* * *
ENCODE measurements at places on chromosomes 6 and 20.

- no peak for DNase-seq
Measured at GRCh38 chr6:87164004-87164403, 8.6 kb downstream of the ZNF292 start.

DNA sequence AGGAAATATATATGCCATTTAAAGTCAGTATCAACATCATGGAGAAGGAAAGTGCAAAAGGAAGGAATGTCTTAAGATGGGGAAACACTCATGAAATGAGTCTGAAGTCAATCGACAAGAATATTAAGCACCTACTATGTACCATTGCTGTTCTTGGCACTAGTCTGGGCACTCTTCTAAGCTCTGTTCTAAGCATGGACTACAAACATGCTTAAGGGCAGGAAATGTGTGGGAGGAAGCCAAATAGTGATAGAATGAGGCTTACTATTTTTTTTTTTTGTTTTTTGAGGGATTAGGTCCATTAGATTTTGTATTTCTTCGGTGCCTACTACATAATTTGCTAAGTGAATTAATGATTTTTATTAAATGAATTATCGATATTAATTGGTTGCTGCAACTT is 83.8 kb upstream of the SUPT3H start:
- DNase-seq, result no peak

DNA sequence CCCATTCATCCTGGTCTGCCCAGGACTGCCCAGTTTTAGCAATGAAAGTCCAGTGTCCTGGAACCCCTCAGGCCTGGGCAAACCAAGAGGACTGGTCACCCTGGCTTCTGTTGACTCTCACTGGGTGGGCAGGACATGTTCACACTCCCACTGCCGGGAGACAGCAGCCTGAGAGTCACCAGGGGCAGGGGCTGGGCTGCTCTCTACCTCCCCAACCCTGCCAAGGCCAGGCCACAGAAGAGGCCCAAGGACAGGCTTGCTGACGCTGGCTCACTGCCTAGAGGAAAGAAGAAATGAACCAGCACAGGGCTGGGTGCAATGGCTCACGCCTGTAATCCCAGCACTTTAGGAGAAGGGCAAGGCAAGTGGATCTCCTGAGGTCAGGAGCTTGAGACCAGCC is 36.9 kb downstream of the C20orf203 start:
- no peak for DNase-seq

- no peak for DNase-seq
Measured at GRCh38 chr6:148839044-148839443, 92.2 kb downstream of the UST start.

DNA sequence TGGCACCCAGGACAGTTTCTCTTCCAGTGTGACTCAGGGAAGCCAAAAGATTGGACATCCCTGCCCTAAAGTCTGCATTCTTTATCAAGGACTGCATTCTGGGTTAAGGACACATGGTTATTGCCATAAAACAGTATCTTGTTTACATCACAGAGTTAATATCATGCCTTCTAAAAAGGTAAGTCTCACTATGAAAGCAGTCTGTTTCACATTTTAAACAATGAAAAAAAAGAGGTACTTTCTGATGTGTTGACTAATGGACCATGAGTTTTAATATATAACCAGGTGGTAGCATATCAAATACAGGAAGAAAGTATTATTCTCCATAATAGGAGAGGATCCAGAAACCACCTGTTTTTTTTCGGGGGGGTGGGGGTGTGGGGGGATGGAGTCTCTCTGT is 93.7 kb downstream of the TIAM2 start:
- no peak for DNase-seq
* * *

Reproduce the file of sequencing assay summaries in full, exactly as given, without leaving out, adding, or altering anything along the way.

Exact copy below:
ENCODE measurements at places on chromosomes 6 and 20.

- no peak for DNase-seq
Measured at GRCh38 chr6:87164004-87164403, 8.6 kb downstream of the ZNF292 start.

DNA sequence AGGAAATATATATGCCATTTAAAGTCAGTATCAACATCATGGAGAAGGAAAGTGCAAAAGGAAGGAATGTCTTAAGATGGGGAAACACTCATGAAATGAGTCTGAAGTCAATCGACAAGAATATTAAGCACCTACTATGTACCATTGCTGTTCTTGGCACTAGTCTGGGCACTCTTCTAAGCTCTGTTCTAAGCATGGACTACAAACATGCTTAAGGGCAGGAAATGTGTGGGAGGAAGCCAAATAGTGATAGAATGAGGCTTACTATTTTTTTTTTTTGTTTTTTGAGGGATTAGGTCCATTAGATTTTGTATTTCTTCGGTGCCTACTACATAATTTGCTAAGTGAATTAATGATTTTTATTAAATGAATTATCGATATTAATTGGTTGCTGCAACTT is 83.8 kb upstream of the SUPT3H start:
- DNase-seq, result no peak

DNA sequence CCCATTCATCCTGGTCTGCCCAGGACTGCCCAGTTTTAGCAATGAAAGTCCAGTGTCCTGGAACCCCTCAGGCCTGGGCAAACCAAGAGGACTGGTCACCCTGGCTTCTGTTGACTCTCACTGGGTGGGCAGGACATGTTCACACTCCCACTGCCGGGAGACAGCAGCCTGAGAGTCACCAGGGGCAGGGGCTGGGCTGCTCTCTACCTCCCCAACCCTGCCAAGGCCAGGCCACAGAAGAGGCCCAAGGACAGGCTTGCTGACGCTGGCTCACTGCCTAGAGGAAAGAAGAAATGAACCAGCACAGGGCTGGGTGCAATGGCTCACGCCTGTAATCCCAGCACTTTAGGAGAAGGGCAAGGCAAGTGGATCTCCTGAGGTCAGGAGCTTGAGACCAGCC is 36.9 kb downstream of the C20orf203 start:
- no peak for DNase-seq

- no peak for DNase-seq
Measured at GRCh38 chr6:148839044-148839443, 92.2 kb downstream of the UST start.

DNA sequence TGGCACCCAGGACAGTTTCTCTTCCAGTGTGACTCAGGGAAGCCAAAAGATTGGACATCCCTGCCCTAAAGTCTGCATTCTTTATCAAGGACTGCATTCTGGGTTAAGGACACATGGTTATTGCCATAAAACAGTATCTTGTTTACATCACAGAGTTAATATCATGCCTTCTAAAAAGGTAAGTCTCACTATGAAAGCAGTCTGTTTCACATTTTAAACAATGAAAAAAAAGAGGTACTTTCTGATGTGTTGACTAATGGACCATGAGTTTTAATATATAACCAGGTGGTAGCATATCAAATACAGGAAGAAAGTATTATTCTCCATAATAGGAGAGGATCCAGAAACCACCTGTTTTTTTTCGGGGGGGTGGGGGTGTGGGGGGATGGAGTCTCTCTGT is 93.7 kb downstream of the TIAM2 start:
- no peak for DNase-seq